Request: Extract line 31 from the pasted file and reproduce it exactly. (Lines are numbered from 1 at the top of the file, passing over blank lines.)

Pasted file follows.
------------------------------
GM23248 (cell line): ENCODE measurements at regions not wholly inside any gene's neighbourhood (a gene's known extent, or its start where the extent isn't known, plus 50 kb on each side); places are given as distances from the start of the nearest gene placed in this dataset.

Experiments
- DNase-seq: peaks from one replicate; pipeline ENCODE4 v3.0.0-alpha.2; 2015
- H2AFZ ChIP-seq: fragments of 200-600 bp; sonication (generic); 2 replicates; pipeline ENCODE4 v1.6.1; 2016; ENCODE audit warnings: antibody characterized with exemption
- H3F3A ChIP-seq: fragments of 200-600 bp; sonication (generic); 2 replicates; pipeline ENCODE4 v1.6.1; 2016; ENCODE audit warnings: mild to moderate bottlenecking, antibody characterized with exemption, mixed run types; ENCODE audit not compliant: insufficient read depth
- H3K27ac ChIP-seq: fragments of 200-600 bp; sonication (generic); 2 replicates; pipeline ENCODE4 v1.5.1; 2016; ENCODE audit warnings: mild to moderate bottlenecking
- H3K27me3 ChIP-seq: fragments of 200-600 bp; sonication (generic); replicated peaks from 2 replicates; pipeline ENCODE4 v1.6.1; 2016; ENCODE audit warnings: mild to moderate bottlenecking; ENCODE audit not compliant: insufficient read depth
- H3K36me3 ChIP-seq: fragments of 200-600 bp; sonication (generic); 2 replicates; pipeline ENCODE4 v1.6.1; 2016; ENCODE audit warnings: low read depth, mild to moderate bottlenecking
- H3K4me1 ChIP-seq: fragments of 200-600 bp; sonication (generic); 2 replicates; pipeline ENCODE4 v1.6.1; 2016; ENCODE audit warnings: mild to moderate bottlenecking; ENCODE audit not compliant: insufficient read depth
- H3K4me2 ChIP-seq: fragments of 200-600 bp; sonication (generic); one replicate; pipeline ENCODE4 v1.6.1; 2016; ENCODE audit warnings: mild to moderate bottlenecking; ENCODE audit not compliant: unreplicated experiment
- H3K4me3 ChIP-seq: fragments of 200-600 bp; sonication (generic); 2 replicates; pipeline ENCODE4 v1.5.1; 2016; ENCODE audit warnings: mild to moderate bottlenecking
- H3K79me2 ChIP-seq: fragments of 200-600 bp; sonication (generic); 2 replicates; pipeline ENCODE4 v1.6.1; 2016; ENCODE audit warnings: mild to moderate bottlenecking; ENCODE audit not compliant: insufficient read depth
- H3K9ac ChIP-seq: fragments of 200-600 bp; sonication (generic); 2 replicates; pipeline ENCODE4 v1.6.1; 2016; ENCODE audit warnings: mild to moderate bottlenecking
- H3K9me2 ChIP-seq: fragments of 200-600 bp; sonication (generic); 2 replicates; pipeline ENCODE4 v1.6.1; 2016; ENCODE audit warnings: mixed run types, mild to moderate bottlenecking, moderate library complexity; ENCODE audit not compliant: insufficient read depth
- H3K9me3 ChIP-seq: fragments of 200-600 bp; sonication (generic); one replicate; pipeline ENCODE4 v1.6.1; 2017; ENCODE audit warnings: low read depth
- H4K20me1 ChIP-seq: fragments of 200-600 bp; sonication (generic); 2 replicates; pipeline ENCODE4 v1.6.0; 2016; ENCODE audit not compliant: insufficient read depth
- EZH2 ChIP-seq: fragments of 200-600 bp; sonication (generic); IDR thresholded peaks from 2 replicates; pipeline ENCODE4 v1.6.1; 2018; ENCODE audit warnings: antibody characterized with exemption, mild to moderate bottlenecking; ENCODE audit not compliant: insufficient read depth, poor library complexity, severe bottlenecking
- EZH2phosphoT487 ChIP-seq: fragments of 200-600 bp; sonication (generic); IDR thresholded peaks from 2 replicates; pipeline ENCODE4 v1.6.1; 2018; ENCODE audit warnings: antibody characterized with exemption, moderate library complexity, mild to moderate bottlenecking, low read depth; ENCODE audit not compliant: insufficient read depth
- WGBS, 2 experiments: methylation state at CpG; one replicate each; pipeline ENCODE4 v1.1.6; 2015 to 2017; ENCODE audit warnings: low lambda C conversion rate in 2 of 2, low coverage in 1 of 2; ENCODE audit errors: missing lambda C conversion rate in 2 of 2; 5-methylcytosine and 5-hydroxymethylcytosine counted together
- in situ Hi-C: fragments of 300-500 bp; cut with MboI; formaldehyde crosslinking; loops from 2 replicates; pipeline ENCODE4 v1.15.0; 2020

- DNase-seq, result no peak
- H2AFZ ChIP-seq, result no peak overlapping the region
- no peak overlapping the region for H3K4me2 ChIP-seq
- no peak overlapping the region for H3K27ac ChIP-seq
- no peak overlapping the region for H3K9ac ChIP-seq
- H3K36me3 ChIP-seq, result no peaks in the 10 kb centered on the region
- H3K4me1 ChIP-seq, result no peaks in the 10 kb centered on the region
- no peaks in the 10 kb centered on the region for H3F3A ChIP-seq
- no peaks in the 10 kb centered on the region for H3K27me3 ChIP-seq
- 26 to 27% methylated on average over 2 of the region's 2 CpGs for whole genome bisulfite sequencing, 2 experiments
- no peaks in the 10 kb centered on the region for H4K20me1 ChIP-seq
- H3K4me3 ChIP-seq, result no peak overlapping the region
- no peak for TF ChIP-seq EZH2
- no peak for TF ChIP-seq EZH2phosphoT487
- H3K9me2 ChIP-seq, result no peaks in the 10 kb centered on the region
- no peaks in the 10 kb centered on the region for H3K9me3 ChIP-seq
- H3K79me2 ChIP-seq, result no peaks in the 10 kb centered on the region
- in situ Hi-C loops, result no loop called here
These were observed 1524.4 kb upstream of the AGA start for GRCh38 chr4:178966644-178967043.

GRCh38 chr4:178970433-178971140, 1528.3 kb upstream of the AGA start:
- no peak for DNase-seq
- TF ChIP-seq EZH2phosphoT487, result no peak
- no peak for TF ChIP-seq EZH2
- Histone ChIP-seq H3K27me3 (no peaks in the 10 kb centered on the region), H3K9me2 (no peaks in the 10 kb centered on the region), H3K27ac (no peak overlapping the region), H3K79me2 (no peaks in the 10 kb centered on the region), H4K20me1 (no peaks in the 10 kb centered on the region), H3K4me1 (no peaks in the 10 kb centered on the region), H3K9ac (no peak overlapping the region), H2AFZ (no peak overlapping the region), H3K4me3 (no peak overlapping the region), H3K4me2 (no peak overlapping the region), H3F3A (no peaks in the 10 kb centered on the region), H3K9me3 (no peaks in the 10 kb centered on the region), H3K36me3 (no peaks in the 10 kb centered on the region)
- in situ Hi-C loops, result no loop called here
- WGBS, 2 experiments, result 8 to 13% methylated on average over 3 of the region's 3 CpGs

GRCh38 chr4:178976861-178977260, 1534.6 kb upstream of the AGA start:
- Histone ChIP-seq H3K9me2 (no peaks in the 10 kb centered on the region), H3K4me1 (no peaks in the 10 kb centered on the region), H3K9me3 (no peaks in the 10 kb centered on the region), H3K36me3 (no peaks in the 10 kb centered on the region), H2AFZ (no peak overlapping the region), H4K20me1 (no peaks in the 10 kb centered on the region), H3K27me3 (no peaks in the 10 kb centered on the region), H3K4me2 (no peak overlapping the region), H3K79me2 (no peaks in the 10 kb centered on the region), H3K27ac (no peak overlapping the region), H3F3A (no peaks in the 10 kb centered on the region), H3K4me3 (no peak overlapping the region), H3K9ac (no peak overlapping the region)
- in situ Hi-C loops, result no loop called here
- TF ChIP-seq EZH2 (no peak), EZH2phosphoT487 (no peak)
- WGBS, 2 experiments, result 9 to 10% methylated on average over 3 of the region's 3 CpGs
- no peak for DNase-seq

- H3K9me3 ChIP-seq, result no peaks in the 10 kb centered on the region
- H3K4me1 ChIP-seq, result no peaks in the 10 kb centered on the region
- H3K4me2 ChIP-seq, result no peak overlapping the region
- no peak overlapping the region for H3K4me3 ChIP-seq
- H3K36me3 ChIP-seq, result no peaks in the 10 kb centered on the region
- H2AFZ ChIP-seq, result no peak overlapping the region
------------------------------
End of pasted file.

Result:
- no peaks in the 10 kb centered on the region for H4K20me1 ChIP-seq